Pipeline(steps=[('standardscaler', StandardScaler()),
('linearsvc',
LinearSVC(random_state=RandomState(MT19937) at 0x7F9EB1EF7940))])
In a Jupyter environment, please rerun this cell to show the HTML representation or trust the notebook.

### Plot the Precision-Recall curve#

To plot the precision-recall curve, you should use PrecisionRecallDisplay. Indeed, there is two methods available depending if you already computed the predictions of the classifier or not.

Let’s first plot the precision-recall curve without the classifier predictions. We use from_estimator that computes the predictions for us before plotting the curve.

from sklearn.metrics import PrecisionRecallDisplay

display = PrecisionRecallDisplay.from_estimator(
classifier, X_test, y_test, name="LinearSVC", plot_chance_level=True
)
_ = display.ax_.set_title("2-class Precision-Recall curve")


If we already got the estimated probabilities or scores for our model, then we can use from_predictions.

y_score = classifier.decision_function(X_test)

display = PrecisionRecallDisplay.from_predictions(
y_test, y_score, name="LinearSVC", plot_chance_level=True
)
_ = display.ax_.set_title("2-class Precision-Recall curve")


## In multi-label settings#

The precision-recall curve does not support the multilabel setting. However, one can decide how to handle this case. We show such an example below.

### Create multi-label data, fit, and predict#

We create a multi-label dataset, to illustrate the precision-recall in multi-label settings.

from sklearn.preprocessing import label_binarize

# Use label_binarize to be multi-label like settings
Y = label_binarize(y, classes=[0, 1, 2])
n_classes = Y.shape[1]

# Split into training and test
X_train, X_test, Y_train, Y_test = train_test_split(
X, Y, test_size=0.5, random_state=random_state
)


We use OneVsRestClassifier for multi-label prediction.

from sklearn.multiclass import OneVsRestClassifier

classifier = OneVsRestClassifier(
make_pipeline(StandardScaler(), LinearSVC(random_state=random_state))
)
classifier.fit(X_train, Y_train)
y_score = classifier.decision_function(X_test)


### The average precision score in multi-label settings#

from sklearn.metrics import average_precision_score, precision_recall_curve

# For each class
precision = dict()
recall = dict()
average_precision = dict()
for i in range(n_classes):
precision[i], recall[i], _ = precision_recall_curve(Y_test[:, i], y_score[:, i])
average_precision[i] = average_precision_score(Y_test[:, i], y_score[:, i])

# A "micro-average": quantifying score on all classes jointly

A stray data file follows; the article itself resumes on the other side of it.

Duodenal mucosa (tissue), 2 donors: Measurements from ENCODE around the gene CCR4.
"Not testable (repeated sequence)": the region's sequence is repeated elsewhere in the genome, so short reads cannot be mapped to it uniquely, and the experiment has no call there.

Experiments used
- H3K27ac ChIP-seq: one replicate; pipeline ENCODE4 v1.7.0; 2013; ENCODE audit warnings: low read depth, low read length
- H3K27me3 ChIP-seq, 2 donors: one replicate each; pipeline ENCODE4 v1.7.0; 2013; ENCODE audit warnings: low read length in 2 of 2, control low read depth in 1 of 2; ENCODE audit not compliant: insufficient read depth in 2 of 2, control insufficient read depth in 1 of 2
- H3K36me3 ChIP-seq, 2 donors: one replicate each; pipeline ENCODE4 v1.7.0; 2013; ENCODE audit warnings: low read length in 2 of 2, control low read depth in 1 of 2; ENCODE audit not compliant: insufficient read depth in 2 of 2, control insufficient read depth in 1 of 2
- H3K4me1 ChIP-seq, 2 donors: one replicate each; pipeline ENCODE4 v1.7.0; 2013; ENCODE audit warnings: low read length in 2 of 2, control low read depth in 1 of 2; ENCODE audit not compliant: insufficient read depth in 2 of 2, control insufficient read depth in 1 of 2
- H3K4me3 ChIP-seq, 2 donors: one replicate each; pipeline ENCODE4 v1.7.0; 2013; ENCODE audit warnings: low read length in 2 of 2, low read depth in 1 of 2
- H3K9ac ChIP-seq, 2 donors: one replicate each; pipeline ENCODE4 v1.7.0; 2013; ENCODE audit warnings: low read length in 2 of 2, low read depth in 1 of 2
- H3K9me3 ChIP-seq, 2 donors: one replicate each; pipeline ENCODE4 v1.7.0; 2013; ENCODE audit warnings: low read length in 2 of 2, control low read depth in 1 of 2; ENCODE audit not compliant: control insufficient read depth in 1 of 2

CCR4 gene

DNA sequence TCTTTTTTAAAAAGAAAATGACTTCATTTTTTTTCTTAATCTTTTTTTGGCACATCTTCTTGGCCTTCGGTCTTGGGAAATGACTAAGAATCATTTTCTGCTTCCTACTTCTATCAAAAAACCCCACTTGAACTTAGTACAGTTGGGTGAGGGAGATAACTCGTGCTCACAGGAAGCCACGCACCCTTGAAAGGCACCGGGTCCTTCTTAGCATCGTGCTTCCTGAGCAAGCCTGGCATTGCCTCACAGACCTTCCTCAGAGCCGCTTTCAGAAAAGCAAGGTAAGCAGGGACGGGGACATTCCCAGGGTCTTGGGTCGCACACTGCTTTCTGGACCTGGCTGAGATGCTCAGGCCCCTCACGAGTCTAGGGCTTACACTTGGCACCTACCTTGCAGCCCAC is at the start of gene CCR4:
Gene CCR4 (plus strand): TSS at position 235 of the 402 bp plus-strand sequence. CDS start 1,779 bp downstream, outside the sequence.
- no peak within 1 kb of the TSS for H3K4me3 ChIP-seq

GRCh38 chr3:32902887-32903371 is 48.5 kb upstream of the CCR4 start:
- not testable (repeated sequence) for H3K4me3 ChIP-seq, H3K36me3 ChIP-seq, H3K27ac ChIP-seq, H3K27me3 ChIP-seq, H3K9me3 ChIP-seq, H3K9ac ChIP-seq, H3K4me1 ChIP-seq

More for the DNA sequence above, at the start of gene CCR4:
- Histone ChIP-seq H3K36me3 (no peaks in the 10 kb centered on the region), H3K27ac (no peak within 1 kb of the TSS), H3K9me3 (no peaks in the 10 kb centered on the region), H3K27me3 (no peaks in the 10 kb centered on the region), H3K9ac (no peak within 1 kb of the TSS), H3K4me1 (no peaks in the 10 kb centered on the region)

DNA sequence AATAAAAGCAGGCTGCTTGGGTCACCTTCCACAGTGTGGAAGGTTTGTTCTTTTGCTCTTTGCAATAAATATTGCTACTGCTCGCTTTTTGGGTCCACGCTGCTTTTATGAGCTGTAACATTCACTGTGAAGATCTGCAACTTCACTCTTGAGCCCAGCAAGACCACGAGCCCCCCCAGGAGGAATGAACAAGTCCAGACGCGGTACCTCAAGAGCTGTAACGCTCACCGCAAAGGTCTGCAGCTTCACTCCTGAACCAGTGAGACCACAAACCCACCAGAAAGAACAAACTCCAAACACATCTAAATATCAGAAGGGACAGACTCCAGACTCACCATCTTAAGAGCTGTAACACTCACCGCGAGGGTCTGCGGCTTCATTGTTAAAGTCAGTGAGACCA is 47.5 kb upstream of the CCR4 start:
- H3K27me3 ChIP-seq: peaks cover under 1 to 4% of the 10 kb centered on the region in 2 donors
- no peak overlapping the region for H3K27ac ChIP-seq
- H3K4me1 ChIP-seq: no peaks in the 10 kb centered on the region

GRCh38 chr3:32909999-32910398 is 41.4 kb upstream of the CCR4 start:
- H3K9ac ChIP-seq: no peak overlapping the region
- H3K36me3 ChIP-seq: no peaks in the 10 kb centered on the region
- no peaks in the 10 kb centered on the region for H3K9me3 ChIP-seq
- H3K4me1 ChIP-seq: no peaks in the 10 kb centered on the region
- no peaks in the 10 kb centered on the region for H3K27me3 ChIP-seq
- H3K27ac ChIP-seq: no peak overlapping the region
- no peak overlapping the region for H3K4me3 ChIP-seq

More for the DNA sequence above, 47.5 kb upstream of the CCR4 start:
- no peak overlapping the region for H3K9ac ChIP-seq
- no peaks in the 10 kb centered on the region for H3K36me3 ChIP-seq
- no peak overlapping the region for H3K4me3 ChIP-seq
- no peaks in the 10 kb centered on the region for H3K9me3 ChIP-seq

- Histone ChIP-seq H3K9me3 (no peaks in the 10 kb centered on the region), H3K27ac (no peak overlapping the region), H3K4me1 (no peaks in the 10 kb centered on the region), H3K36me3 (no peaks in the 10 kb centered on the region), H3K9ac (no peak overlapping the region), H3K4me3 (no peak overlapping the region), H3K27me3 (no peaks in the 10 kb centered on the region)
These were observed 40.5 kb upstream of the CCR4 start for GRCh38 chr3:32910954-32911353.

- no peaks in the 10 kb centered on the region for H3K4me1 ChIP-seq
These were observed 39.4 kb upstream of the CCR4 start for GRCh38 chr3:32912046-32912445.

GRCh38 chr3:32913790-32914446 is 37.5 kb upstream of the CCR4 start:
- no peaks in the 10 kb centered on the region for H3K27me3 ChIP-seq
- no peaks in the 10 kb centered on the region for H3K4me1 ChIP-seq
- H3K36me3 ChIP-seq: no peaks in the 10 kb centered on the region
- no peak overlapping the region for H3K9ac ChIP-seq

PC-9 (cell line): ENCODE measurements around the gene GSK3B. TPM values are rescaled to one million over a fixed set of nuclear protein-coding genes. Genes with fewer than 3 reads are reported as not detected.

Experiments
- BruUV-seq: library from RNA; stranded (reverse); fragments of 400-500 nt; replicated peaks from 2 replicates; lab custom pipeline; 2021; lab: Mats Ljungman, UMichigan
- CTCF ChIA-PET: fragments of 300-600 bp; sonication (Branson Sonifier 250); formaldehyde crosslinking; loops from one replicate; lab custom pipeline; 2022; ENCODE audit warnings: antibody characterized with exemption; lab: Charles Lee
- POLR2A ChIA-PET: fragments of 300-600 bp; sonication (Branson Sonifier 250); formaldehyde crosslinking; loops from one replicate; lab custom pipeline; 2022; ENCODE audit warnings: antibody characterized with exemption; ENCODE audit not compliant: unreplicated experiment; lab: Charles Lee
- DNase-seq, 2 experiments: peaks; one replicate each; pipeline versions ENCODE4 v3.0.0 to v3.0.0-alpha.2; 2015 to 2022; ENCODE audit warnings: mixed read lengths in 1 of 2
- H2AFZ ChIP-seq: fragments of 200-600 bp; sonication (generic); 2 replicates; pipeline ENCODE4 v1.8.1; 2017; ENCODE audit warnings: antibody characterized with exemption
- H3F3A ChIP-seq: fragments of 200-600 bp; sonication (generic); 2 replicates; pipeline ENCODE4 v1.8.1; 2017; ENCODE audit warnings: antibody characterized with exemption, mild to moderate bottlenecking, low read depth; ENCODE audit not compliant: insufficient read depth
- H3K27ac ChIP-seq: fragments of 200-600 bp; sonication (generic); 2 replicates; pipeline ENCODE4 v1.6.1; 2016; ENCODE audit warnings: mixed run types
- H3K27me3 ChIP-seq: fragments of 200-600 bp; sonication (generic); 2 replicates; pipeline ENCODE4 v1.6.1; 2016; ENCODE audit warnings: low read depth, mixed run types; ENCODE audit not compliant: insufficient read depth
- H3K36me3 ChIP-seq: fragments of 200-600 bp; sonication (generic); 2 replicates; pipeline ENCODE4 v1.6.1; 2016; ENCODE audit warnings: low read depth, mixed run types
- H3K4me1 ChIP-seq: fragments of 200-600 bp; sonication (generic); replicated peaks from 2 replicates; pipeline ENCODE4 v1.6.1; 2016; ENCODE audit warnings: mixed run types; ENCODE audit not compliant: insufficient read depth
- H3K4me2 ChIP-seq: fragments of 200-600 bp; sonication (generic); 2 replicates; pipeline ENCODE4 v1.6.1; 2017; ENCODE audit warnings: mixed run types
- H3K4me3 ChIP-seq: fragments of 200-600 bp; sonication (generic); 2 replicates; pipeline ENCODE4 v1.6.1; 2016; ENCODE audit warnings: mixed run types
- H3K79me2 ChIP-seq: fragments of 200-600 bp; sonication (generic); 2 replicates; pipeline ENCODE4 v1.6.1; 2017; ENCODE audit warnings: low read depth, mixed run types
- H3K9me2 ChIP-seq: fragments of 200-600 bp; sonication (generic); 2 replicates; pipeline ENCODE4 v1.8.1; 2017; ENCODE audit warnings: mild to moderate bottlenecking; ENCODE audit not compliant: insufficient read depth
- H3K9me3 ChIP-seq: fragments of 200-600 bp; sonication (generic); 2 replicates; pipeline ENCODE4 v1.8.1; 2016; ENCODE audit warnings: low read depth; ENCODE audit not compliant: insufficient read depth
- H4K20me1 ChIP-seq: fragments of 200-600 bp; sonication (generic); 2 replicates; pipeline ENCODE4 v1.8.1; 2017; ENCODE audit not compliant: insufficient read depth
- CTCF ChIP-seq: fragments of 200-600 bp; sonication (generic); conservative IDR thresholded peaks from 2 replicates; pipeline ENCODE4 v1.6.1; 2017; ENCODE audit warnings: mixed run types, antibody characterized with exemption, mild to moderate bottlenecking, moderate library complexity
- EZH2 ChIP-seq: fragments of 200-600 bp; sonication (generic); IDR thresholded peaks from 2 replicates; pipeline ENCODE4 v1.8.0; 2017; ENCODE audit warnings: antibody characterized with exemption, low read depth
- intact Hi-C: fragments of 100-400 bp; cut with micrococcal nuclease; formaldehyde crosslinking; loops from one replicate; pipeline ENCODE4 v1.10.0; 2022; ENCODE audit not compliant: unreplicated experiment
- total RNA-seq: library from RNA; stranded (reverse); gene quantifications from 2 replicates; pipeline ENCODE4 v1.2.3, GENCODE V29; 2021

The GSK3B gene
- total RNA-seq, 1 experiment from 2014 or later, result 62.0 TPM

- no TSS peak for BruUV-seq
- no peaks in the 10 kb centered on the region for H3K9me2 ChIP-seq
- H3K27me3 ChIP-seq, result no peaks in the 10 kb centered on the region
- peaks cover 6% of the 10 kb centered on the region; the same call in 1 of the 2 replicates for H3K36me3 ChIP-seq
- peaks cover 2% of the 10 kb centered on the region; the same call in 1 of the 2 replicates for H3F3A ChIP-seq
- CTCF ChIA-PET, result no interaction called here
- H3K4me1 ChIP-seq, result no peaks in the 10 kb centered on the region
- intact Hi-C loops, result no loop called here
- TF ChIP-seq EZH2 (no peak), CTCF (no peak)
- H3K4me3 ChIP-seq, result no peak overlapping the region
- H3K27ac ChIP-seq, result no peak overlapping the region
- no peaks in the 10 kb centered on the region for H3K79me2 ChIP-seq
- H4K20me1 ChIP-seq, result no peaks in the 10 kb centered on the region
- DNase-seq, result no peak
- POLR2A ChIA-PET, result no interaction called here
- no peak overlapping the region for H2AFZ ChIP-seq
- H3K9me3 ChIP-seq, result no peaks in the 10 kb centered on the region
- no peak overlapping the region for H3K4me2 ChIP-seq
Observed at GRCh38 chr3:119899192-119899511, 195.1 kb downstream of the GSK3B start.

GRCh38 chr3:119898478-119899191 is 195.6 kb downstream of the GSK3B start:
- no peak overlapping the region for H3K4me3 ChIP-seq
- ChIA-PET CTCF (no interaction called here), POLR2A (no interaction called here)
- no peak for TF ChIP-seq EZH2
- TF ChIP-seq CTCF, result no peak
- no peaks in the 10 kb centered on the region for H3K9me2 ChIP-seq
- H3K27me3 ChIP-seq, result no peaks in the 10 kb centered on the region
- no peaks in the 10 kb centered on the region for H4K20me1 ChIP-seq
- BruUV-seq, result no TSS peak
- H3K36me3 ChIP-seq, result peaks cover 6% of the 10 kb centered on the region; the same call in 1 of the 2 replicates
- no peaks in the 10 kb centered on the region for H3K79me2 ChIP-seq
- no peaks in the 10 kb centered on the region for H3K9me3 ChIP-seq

precision["micro"], recall["micro"], _ = precision_recall_curve(
Y_test.ravel(), y_score.ravel()
)
average_precision["micro"] = average_precision_score(Y_test, y_score, average="micro")


### Plot the micro-averaged Precision-Recall curve#

from collections import Counter

display = PrecisionRecallDisplay(
recall=recall["micro"],
precision=precision["micro"],
average_precision=average_precision["micro"],
prevalence_pos_label=Counter(Y_test.ravel())[1] / Y_test.size,
)
display.plot(plot_chance_level=True)
_ = display.ax_.set_title("Micro-averaged over all classes")


### Plot Precision-Recall curve for each class and iso-f1 curves#

from itertools import cycle

import matplotlib.pyplot as plt

# setup plot details
colors = cycle(["navy", "turquoise", "darkorange", "cornflowerblue", "teal"])

_, ax = plt.subplots(figsize=(7, 8))

f_scores = np.linspace(0.2, 0.8, num=4)
lines, labels = [], []
for f_score in f_scores:
x = np.linspace(0.01, 1)
y = f_score * x / (2 * x - f_score)
(l,) = plt.plot(x[y >= 0], y[y >= 0], color="gray", alpha=0.2)
plt.annotate("f1={0:0.1f}".format(f_score), xy=(0.9, y[45] + 0.02))

display = PrecisionRecallDisplay(
recall=recall["micro"],
precision=precision["micro"],
average_precision=average_precision["micro"],
)
display.plot(ax=ax, name="Micro-average precision-recall", color="gold")

for i, color in zip(range(n_classes), colors):
display = PrecisionRecallDisplay(
recall=recall[i],
precision=precision[i],
average_precision=average_precision[i],
)
display.plot(ax=ax, name=f"Precision-recall for class {i}", color=color)

# add the legend for the iso-f1 curves
handles, labels = display.ax_.get_legend_handles_labels()
handles.extend([l])
labels.extend(["iso-f1 curves"])
# set the legend and the axes
ax.legend(handles=handles, labels=labels, loc="best")
ax.set_title("Extension of Precision-Recall curve to multi-class")

plt.show()


Total running time of the script: (0 minutes 0.479 seconds)

Related examples

Custom refit strategy of a grid search with cross-validation

Custom refit strategy of a grid search with cross-validation

Visualizations with Display Objects

Visualizations with Display Objects

Sparse inverse covariance estimation

Sparse inverse covariance estimation

Post-tuning the decision threshold for cost-sensitive learning

Post-tuning the decision threshold for cost-sensitive learning

Gallery generated by Sphinx-Gallery